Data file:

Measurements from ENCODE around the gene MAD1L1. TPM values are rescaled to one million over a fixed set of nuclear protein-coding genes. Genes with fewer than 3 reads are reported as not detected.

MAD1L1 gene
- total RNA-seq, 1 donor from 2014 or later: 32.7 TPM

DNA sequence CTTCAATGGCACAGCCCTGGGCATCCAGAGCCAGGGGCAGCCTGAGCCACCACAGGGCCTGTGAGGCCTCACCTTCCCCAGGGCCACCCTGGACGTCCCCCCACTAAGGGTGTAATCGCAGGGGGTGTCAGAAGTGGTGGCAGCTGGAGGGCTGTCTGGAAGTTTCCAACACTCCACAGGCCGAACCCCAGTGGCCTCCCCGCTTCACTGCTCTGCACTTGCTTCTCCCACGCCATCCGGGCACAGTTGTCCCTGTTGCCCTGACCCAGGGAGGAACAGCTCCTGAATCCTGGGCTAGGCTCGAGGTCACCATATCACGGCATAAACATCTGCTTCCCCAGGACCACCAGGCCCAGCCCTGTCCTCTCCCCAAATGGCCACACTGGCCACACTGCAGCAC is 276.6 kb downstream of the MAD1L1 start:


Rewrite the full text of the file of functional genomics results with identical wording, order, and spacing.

Measurements from ENCODE around the gene MAD1L1. TPM values are rescaled to one million over a fixed set of nuclear protein-coding genes. Genes with fewer than 3 reads are reported as not detected.

MAD1L1 gene
- total RNA-seq, 1 donor from 2014 or later: 32.7 TPM

DNA sequence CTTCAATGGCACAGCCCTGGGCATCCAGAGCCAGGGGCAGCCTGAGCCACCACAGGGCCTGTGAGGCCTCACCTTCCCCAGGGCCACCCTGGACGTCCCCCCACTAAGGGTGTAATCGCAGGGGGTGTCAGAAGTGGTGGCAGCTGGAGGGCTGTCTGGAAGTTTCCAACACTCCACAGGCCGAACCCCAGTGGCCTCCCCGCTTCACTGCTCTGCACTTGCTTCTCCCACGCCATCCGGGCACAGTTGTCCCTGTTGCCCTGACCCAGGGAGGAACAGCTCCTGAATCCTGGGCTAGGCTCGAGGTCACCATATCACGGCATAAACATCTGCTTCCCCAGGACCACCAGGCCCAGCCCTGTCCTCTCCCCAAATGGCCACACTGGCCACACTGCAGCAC is 276.6 kb downstream of the MAD1L1 start: